Environmentalists allege that you could drive a truck through the chasm that exists between the criteria standards of Australia’s two accreditation schemes for ecologically responsible wood products.
Add to this a controversy raging over the definition of a native forest, ditto carbon capture and storage; the revelation that environment groups are at loggerheads over bed-mates and ethics, and that it’s more a case of good luck than good research trying to find consensus on the classification of sustainability – in fact, wait for it, academics are now deleting the word from their vocabulary because the International Organisation for Standardisation advises against applying it to products “because it’s never been benchmarked” – and you might get some sort of picture of the current state of the wood industry in flux. Conscious consumers are shaking their heads and delegating this entire matter to the too-hard basket, which sadly in the end, isn’t serving anyone.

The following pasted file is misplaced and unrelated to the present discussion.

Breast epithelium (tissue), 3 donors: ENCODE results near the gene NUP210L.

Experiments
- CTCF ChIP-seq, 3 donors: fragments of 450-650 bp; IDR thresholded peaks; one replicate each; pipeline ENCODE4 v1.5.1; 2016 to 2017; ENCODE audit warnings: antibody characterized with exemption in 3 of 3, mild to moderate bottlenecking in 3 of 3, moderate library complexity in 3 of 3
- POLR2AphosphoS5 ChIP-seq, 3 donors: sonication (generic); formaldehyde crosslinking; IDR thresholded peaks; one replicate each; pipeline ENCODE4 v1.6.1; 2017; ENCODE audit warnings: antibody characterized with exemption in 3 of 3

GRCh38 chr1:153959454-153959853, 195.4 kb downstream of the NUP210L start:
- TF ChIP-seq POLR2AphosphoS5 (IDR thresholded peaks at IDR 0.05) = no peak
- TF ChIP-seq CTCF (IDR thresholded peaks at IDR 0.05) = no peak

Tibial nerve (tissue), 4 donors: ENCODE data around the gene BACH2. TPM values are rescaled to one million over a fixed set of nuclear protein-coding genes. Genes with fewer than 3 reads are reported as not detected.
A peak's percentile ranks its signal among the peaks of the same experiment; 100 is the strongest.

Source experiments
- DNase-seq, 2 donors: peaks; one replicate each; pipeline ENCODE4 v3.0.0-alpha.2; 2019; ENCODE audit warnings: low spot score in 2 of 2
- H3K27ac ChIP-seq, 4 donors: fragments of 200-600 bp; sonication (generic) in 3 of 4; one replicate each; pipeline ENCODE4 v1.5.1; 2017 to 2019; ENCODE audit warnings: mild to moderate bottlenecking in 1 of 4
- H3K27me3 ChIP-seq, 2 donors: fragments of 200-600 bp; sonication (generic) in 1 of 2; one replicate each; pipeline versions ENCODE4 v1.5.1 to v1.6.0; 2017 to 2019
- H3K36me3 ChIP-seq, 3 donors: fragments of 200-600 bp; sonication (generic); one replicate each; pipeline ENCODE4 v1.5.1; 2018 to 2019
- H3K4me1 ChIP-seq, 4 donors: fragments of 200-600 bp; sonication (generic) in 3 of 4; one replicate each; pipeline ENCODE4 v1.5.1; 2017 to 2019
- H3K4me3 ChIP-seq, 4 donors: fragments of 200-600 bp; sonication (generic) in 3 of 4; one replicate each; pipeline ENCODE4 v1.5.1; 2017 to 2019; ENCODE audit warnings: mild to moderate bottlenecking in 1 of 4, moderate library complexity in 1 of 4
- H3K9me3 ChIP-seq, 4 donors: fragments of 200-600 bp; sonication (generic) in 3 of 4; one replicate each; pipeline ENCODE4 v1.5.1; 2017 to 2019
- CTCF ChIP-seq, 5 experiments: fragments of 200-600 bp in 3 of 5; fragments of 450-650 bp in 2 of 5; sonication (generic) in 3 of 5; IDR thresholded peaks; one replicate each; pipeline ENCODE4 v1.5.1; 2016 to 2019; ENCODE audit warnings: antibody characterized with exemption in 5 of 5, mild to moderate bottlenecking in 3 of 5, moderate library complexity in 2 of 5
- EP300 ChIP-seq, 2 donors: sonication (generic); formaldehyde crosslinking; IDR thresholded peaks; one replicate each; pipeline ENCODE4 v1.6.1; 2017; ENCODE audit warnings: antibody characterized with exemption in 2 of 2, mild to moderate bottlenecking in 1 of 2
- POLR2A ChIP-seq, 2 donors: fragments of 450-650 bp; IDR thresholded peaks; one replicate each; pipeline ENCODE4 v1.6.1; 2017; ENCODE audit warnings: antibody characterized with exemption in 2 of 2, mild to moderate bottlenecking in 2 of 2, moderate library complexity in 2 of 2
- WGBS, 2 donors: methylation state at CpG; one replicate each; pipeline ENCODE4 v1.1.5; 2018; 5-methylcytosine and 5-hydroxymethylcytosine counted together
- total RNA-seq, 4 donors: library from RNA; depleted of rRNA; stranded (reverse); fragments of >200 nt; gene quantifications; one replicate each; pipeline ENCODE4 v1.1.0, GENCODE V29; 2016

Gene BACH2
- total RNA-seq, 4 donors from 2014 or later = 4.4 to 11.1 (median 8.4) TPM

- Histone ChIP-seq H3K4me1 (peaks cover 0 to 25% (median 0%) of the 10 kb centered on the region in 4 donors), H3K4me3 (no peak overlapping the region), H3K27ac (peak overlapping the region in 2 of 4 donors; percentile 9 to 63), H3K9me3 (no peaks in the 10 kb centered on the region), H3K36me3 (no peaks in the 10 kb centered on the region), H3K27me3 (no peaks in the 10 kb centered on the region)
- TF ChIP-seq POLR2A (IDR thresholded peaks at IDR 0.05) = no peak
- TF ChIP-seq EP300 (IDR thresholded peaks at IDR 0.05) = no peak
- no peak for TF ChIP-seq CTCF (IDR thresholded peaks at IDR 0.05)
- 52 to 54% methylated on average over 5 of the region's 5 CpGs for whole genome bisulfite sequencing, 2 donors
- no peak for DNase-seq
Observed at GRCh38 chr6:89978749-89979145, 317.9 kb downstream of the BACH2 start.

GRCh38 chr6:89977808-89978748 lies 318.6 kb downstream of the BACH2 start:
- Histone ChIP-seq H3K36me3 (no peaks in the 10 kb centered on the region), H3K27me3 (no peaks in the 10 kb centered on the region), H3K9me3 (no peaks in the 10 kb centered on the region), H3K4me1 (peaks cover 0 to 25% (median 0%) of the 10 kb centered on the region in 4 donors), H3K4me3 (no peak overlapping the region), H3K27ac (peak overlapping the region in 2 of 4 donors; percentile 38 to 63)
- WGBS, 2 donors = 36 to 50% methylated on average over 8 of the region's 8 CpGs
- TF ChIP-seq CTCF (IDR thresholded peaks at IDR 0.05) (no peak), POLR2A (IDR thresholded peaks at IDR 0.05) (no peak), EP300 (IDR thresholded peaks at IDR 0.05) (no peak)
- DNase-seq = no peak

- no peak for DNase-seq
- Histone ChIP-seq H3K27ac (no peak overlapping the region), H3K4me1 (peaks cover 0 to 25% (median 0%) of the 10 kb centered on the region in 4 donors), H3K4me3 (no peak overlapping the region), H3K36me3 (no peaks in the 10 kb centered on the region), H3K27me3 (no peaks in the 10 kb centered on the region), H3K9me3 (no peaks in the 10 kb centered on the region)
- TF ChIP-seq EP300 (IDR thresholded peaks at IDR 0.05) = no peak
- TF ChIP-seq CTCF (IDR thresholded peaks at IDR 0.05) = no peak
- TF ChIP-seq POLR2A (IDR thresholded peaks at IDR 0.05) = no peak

Almost a century and a half after Australia’s first anti-logging campaign in Melbourne’s Dandenong Ranges, the logging of native forests is still a minefield of irreconcilable differences and seemingly insurmountable challenges.
Fraught with paradoxes, accusations, half-truths and head-spinning claims and counter-claims the quagmire of raw emotion, conflicting values and heated debate rolls on relentlessly.
“I call it the slaughterhouse paradox. People like wood products but they don’t want trees to die”, declares Ric Sinclair, Managing Director Forest and Wood Products Australia.
Sinclair likens the level of fervour that the subject generates to a ‘semi-religious’ row and says a win/win solution will be difficult to attain because the fundamental beliefs of the two sides are diametrically opposed.